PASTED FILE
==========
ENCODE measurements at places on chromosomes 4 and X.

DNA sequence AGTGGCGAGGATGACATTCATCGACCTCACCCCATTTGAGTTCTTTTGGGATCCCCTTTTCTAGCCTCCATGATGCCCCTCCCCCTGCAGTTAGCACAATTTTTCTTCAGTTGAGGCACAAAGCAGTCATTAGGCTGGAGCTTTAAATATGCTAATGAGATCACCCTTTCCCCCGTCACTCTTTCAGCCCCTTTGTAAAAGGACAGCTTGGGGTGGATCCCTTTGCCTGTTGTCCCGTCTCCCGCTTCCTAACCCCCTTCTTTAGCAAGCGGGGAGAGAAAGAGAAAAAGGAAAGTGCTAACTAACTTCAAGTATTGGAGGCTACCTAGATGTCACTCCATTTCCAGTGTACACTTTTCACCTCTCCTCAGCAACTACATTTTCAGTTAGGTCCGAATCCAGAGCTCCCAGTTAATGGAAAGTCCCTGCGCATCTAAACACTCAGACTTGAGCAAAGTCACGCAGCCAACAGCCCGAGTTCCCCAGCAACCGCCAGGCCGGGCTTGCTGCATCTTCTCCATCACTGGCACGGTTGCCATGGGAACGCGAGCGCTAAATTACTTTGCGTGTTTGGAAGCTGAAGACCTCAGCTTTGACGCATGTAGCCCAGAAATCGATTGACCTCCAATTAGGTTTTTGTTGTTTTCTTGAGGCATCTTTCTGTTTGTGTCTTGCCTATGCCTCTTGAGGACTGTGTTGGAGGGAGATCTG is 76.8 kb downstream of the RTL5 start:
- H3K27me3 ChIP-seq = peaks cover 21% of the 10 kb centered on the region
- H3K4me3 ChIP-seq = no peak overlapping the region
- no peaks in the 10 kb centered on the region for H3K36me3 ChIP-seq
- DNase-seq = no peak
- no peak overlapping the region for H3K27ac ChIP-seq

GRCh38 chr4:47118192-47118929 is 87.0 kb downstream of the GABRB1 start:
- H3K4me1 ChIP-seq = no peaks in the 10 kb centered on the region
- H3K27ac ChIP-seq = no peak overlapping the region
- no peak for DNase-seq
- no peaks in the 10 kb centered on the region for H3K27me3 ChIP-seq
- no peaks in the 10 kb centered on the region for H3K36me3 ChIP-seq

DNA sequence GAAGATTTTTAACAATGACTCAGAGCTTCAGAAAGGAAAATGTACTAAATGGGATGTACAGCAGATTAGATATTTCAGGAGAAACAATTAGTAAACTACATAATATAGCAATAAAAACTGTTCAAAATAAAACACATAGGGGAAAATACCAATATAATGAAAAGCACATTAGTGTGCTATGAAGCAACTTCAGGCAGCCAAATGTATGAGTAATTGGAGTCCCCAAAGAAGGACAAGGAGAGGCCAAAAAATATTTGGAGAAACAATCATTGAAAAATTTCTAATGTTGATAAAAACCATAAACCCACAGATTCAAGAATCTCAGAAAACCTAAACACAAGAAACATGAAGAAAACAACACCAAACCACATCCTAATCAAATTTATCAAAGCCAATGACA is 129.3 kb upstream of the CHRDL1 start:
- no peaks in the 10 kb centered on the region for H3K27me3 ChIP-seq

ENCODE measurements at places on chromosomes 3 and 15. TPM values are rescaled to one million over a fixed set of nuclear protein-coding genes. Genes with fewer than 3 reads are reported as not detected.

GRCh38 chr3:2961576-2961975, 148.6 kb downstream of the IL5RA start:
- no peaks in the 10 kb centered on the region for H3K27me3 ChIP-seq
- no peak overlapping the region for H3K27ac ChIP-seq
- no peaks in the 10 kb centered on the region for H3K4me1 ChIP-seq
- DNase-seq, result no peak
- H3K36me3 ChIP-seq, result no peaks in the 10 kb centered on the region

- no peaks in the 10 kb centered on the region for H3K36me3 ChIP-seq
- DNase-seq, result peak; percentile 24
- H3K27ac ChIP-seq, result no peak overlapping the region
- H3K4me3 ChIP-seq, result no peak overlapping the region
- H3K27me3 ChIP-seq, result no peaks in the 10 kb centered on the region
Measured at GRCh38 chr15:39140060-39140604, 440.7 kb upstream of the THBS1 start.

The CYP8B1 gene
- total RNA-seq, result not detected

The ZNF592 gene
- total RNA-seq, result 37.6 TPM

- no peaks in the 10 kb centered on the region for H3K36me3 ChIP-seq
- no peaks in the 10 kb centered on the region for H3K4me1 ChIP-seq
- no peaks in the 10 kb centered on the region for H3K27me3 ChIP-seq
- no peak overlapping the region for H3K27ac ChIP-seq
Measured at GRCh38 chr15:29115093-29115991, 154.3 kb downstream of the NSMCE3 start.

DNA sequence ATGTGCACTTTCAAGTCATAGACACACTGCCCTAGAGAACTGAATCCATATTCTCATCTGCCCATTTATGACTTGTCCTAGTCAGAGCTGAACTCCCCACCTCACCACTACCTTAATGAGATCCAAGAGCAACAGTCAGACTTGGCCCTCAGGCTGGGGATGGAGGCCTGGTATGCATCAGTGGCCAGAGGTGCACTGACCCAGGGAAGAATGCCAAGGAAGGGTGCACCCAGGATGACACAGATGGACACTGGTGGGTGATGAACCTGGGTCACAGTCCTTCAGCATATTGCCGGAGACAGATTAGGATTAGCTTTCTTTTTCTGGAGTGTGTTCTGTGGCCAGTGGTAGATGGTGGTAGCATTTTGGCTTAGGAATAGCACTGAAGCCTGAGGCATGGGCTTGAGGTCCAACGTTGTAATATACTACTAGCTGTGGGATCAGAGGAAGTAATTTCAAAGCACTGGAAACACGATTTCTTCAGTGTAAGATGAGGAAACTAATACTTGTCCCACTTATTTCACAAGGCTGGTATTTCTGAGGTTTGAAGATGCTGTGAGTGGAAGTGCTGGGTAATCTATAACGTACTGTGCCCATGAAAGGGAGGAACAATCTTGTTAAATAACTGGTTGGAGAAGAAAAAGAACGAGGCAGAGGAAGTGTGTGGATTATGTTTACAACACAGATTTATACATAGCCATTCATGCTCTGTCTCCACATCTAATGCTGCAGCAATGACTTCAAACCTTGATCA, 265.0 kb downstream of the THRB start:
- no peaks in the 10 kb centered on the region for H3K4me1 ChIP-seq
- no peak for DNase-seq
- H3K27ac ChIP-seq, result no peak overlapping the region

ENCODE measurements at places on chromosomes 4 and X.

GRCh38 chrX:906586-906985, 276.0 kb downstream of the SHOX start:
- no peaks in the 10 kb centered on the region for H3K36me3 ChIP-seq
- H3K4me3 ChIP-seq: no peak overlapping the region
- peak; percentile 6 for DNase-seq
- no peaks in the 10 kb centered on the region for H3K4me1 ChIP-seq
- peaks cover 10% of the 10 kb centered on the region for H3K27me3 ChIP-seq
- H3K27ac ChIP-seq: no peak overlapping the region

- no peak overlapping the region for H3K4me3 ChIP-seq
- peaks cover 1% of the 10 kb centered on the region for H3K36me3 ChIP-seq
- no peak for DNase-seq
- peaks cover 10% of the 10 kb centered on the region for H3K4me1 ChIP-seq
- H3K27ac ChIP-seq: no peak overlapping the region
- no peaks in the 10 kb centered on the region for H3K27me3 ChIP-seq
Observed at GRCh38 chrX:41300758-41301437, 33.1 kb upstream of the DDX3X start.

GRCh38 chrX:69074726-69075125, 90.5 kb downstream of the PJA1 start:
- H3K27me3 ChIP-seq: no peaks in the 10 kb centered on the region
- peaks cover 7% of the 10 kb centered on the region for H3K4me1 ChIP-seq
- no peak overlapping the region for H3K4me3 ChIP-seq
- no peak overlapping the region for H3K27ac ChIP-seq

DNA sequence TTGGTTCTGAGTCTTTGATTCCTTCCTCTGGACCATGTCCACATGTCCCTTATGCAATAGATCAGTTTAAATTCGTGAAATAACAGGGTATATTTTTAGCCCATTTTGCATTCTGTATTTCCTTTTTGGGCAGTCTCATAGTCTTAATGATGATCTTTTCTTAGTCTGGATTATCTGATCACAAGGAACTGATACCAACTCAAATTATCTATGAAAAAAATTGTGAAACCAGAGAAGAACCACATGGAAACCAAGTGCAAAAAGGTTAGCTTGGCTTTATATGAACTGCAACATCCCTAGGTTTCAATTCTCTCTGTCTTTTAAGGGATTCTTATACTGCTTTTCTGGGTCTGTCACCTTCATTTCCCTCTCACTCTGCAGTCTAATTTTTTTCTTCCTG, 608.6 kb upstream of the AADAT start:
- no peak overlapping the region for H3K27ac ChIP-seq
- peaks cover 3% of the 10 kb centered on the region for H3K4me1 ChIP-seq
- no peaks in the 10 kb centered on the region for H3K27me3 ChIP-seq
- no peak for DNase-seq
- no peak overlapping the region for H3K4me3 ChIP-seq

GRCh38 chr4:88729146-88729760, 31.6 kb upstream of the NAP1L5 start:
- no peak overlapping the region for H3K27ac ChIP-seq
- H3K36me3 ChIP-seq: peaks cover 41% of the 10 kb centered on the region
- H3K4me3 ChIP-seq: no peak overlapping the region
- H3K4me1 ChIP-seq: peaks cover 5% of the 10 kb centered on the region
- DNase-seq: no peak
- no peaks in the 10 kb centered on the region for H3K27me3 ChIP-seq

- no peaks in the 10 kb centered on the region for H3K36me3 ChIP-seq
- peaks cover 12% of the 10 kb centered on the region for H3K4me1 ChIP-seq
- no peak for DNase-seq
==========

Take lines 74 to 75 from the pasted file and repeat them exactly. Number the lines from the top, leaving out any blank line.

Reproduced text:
- no peaks in the 10 kb centered on the region for H3K27me3 ChIP-seq

- no peaks in the 10 kb centered on the region for H3K36me3 ChIP-seq